About the Santiam State Forest recovery
Over 16,000 acres of the Santiam State Forest was damaged in 2020's Labor Day fires. The fires took an extensive toll on popular recreation sites, roads, and natural resources. Read on to learn what happened in the 2020 fires, ODF's plans for recovery and restoration, and opportunities to get involved.
Recreation and public access
Re-openings are beginning on some portions of the Santiam State Forest that were not burned in 2020's wildfires. Burned portions of the forest are still closed for safety reasons, as are some areas where repair and debris removal projects are still underway. View the open/closed status of recreation sites on the Santiam State Forest – this table will be updated regularly as statuses change.
Some of the Santiam's most popular destinations were severely damaged,
including Shellburg Falls, Rocky Top/Niagara area, and the Rhody Lake/High Lakes areas. Damage includes full tree mortality around many campsites, complete or partial sign loss, and vault toilet heat damage. Additionally, the ODF district office in Lyons was destroyed in the fire.
In closed areas, some of the recovery and restoration activities include re-establishing and repairing trails, replacing infrastructure like signs and bridges, removing hazard trees, and post-fire timber harvesting in some areas.
No matter where you go, outdoor activity comes with some level of risk. Here are some safety tips:
- Do not enter closed or burned areas.
- Use extra caution when driving on single-lane gravel roads in the forest. Active recovery and logging operations are underway. Keep to the right and anticipate oncoming traffic such as trucks, heavy equipment, and other vehicles.
- Many forest roads cross multiple ownerships, and levels of road maintenance can vary accordingly.
- Respect all land closures, public and private.
Santiam State Forest recreation site status
Recovery and restoration
ODF's strategy to restore the Santiam State Forest strives to re-establish a healthy, working forest through a range of reforestation methods. This process also includes recovery timber sales, road repair, restoring recreational amenities, and removing hazardous trees that pose a danger to the public.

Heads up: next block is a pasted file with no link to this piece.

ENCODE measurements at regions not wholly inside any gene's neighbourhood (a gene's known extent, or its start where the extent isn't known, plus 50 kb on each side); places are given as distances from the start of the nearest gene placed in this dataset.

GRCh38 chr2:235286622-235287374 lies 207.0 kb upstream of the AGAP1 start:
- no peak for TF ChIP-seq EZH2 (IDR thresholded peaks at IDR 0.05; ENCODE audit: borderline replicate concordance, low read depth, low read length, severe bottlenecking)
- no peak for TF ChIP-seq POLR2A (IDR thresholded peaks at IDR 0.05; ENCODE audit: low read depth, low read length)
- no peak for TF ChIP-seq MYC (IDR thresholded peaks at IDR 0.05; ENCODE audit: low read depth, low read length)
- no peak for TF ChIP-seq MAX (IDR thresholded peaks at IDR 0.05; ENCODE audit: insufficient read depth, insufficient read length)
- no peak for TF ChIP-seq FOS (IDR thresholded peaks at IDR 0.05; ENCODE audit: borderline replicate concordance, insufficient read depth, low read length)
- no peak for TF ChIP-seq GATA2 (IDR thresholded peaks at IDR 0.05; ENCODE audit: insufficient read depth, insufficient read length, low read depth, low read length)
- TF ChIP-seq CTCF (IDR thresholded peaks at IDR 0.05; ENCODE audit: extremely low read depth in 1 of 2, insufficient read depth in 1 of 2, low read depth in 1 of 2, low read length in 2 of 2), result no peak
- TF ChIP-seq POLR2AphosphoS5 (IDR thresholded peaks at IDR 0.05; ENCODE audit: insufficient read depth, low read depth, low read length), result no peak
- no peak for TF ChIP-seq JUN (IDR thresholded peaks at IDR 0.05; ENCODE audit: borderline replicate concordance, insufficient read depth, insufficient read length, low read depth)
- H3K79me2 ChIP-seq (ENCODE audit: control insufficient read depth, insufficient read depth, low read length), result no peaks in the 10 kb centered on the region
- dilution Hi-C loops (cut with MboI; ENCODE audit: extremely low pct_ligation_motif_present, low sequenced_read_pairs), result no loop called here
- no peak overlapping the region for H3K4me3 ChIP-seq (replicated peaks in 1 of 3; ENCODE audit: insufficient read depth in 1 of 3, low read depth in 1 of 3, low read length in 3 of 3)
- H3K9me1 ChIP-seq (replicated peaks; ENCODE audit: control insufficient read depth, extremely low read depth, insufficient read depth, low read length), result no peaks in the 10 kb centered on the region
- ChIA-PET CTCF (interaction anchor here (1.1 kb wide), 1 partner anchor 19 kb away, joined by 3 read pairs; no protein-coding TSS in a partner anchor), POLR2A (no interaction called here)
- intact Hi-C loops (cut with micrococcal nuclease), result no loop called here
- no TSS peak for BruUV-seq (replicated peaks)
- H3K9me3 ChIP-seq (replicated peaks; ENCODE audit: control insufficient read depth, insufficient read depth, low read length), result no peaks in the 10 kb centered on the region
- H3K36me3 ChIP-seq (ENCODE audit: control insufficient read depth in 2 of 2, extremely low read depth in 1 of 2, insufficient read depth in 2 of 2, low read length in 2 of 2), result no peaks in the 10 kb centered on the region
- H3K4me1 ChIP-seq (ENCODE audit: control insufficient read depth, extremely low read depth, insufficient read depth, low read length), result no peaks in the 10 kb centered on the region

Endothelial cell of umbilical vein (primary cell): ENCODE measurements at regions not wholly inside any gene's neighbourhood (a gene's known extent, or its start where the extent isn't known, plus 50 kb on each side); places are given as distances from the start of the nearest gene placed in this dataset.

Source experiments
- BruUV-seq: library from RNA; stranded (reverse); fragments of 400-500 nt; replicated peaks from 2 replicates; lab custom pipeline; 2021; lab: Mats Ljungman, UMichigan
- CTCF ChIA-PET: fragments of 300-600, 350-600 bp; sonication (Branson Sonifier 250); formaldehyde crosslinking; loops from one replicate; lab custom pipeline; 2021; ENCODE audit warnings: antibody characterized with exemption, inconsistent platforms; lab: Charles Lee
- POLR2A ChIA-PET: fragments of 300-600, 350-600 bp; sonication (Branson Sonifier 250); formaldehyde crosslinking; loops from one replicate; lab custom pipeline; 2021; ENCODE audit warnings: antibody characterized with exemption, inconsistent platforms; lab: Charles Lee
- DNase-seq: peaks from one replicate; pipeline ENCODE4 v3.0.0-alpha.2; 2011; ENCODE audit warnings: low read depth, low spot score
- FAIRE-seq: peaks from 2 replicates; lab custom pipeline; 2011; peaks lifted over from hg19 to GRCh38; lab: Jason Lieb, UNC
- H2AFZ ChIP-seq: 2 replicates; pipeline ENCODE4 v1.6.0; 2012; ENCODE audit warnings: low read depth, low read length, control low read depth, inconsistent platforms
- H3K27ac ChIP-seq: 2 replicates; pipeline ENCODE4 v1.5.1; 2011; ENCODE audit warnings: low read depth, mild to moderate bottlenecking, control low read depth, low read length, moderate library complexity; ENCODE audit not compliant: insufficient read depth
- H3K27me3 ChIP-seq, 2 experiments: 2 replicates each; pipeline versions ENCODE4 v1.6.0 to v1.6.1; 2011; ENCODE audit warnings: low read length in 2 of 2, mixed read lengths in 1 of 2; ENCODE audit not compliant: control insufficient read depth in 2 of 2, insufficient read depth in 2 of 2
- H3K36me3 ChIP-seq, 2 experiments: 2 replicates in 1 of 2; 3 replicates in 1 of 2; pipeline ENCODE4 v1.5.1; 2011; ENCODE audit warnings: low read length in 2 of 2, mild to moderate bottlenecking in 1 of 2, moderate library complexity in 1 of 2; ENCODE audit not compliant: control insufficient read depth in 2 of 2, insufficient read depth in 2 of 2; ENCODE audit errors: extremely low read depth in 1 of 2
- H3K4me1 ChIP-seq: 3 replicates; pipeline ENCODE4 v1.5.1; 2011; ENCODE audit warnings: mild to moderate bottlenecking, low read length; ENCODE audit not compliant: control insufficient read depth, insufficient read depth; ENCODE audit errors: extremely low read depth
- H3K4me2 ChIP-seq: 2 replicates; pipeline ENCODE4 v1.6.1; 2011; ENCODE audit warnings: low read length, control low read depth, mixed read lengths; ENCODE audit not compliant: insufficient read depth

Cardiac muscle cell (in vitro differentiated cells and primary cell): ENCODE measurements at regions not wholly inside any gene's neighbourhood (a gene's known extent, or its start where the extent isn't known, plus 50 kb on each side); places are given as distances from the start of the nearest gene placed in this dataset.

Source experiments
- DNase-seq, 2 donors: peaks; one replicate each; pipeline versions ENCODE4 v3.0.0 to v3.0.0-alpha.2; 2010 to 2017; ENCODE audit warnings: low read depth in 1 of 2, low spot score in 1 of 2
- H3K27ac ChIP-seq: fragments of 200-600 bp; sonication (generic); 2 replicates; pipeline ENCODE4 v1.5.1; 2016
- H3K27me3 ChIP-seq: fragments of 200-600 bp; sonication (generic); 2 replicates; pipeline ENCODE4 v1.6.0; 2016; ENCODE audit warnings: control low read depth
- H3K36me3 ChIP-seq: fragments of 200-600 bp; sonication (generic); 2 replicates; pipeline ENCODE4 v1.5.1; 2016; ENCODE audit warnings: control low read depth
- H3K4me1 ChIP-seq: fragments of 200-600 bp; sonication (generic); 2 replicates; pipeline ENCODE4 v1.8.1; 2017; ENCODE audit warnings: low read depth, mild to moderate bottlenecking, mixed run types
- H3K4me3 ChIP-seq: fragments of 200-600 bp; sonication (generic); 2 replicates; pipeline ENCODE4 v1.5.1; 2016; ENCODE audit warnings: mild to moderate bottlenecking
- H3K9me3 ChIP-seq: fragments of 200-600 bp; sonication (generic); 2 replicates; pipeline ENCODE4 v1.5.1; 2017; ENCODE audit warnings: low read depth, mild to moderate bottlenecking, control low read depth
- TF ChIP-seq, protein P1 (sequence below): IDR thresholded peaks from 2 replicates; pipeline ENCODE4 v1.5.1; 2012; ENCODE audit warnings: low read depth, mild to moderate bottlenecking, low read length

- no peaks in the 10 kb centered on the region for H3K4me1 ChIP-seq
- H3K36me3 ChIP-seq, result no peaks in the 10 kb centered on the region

To address these needs, ODF has prepared a revised
Implementation Plan for the North Cascade District, which covers the Santiam State Forest and reflects circumstances after the fires. This revised plan covers Fiscal Year 2021 through the end of Fiscal Year 23 (June 30, 2023) and provides a broad overview of strategies and activities with the aim of re-establishing a healthy, productive forest that provides the economic, environmental, and social benefits required by law on state forests.
Additionally, ODF held a 14-day comment period on a
revised Annual Operations Plan for the North Cascade District, which provides information on specific proposed post-fire timber sales for fiscal year 2021.
As part of ODF's public engagement efforts, the agency accepted public comment for 42 days and hosted a virtual public presentation and forum on initial restoration plans on Dec. 8, 2020.
View the public meeting
. Written comments received are linked below.
A 14-day comment period was held on specific planned operations in the Fiscal Year 2021 Annual Operations Plan for the North Cascade District. Written comments received are linked below.
Through this interactive map, you can find information on burn severity throughout the Santiam State Forest as well as post-fire imagery, how parcels of state forestland are classified, stand ages pre-fire, aquatics and more. View the map in full screen (Microsoft Edge browser not recommended).
About the fires
Managed by the Oregon Department of Forestry, the 47,000+ acre Santiam State Forest saw extensive damage in the Beachie Creek Fire of 2020. See a map of the Santiam State Forest. The Beachie Creek Fire was slowly growing in a remote, steep and rugged portion of U.S. Forest Service land in the Opal Creek Wilderness. Historic drought conditions exacerbated by climate change, combined with high temperatures and low humidity, created conditions for fire to spread rapidly. A historic wind event on Sept. 7, 2020 caused the fire to grow from about 500 acres to over 130,000 acres in a 24-hour span. Communities throughout the Santiam Canyon were evacuated. The fire claimed five lives, destroyed 470 homes as well as numerous businesses, decimated private and public forestland, and altered the Santiam Canyon for decades to come.
About 16,600 acres were damaged in the fire, and 24,700 acres were within the fire perimeter. But the fire burned in a mosaic pattern across the landscape with varying intensity. ODF-managed lands are working forests that, by law, must provide economic, social and environmental benefits to Oregonians. As part of this mission, ODF forests are managed for fire resiliency, including thinning activities that can help slow intensity and spread of fire. Several large ODF-managed tracts within the fire perimeter showed low-intensity burns, and it's possible that this management strategy contributed to reduced impact in these areas. Even so, many areas saw high or extreme fire intensity that killed most trees on the landscape and caused extensive damage to roads, trails and other infrastructure.